|The Brooks Residence is designated a Local Historic Place for its association with the Alfred Johnson Brooks family and for its architecture.
The Brooks Residence is recognized for its association with the family of Alfred J. Brooks. The residence was built in 1902 by Charles Perry, a local accountant, who sold the residence in 1928 to Alfred Johnson Brooks. The residence remained in the Brooks family until 2003. Alfred J. Brooks practiced law in Sussex. In 1925, he was elected to the New Brunswick Legislative Assembly. He was a member of the Assembly until 1935. He was Deputy Speaker from 1930 to 1935. In 1935, Mr. Brooks was elected to the House of Commons as member for Royal, and was a member of the House until 1960 when he was appointed to the Senate of Canada. He was the Minister of Veterans Affairs from 1957 to 1960. He was a senator until 1967, when he resigned for health reasons. He died later that year. Mr. Brooks was active in the military, first as a Major in the 26th Battalion of the Canadian Expeditionary Force in World War I, and then as a Lt. Col. During World War II. Mr. Brooks is buried in the Kirkhill Cemetery.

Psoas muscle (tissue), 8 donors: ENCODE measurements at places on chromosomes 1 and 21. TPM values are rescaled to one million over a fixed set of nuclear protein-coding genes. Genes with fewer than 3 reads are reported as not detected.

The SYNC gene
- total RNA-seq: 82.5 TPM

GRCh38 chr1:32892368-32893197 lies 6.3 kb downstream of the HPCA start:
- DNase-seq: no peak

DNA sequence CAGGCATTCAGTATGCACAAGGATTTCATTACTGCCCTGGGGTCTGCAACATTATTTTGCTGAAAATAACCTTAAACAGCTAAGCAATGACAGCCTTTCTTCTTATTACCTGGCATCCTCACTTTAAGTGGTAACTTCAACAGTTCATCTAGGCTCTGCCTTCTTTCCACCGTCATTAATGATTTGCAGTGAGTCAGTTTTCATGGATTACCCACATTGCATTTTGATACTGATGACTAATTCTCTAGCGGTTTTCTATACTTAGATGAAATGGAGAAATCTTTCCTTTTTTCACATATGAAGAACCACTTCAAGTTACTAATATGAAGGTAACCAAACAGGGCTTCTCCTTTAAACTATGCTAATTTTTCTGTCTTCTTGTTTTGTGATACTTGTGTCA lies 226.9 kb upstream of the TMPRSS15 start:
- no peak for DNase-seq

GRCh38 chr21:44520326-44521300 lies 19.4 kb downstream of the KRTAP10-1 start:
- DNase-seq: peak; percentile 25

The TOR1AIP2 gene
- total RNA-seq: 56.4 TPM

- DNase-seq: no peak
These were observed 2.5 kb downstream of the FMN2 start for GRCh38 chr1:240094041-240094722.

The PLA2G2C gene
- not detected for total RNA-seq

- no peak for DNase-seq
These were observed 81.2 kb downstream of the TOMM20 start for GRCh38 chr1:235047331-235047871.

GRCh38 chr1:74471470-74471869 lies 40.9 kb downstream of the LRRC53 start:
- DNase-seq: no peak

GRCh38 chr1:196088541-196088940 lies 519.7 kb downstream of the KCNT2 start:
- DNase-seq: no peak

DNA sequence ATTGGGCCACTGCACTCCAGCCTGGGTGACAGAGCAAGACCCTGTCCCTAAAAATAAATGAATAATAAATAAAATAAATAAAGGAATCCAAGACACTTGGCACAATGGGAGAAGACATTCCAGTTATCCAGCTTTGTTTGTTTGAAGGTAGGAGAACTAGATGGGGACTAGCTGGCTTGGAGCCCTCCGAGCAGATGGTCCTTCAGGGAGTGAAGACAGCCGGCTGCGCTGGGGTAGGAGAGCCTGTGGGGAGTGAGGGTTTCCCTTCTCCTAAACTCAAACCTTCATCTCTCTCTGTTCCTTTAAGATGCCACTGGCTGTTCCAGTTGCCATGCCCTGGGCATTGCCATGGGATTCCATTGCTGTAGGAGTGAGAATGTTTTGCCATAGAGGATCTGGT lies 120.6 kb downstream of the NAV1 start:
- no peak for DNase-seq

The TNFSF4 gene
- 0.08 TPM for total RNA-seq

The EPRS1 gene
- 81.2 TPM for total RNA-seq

The Brooks Residence is also recognized for being a good example of the Queen Anne Revival Shingle style of residential architecture. This style is apparent in the form, volume and details of the residence. Several features such as the full width veranda with Chinese influenced railings, eaves on several levels and cross gables are more specifically of the early Shingle style.
Source: Town of Sussex, Historic Places file #6